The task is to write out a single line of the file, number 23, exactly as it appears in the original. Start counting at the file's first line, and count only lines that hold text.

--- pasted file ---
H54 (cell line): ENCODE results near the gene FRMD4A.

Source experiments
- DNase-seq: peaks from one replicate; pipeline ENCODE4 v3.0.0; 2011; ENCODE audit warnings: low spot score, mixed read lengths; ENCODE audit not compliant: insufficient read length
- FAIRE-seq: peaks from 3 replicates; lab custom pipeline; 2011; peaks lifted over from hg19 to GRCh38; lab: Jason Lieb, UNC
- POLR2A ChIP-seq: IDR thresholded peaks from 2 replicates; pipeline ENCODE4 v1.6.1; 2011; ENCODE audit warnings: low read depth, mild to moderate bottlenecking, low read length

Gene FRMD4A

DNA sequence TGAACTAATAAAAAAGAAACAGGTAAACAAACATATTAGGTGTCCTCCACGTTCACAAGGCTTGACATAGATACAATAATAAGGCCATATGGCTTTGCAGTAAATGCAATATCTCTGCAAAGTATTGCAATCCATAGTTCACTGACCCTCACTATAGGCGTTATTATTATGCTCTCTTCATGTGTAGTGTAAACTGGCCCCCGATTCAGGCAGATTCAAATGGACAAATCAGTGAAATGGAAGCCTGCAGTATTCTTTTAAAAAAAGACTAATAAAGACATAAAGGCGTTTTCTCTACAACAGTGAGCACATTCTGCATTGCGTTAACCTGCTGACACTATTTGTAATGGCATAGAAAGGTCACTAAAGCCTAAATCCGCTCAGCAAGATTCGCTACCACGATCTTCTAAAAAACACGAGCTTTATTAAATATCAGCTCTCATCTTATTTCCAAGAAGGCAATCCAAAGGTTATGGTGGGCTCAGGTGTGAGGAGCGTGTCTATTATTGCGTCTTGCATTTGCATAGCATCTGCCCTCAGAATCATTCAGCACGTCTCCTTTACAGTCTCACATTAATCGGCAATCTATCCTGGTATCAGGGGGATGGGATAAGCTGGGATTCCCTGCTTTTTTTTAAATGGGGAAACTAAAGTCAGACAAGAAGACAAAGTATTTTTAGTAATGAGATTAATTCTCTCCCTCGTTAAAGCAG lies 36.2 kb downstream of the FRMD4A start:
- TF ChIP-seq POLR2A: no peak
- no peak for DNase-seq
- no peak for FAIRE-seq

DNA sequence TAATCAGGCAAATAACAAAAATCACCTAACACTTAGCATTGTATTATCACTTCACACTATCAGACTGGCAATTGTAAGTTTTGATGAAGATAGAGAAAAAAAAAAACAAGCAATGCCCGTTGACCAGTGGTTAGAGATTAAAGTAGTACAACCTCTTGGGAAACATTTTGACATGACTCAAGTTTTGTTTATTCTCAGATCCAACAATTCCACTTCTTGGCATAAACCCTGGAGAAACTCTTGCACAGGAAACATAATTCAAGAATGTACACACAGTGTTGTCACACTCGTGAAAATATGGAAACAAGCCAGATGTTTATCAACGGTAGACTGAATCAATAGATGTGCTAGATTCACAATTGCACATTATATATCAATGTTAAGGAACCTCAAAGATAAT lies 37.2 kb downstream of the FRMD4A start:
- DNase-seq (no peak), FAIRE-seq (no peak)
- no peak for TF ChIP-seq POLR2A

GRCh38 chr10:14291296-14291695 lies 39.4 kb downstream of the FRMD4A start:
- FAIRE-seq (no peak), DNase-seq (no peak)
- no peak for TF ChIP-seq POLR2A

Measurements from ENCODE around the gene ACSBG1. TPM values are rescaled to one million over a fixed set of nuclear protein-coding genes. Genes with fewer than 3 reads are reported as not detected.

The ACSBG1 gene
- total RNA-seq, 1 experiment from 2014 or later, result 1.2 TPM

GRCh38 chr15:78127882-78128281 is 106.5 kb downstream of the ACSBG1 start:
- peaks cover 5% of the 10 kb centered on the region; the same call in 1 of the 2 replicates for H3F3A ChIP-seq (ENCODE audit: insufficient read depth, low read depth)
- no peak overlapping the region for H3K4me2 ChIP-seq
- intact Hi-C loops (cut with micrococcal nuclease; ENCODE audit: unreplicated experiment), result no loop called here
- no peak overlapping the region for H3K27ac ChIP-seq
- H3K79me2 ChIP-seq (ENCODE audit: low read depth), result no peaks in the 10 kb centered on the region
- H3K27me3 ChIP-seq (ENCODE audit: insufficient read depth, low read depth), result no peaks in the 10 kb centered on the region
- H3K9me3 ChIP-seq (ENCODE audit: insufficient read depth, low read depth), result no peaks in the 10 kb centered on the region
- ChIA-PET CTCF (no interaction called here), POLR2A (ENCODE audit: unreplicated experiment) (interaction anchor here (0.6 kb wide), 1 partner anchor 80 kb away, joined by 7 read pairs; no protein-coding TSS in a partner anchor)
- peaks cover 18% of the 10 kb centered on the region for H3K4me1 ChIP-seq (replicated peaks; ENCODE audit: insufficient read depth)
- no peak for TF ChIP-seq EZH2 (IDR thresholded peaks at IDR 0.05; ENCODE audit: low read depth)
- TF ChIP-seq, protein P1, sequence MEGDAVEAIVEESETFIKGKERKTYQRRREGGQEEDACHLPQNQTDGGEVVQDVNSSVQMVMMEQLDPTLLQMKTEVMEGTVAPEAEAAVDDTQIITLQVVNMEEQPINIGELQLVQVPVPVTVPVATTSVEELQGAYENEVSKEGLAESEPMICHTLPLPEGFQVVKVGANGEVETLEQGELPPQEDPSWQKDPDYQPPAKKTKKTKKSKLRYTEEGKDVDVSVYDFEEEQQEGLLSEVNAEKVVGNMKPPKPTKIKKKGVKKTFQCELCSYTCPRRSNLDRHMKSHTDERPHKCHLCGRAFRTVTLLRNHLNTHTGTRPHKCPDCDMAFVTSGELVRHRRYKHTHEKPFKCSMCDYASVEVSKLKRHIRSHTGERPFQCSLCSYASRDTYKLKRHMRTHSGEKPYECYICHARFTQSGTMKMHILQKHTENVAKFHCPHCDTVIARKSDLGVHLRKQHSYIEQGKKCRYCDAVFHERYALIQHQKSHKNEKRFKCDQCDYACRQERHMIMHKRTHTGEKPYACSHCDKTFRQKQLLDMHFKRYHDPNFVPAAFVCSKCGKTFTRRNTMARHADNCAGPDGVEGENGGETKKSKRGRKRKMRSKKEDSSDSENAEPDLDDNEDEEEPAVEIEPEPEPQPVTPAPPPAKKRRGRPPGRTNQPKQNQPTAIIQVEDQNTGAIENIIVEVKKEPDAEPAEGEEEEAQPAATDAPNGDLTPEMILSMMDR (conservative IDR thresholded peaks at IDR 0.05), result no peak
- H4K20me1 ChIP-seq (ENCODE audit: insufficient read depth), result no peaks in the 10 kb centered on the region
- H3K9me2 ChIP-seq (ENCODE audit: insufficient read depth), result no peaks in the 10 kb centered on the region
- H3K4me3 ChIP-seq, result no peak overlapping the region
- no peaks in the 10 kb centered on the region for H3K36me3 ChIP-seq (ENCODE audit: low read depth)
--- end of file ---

- intact Hi-C loops (cut with micrococcal nuclease; ENCODE audit: unreplicated experiment), result no loop called here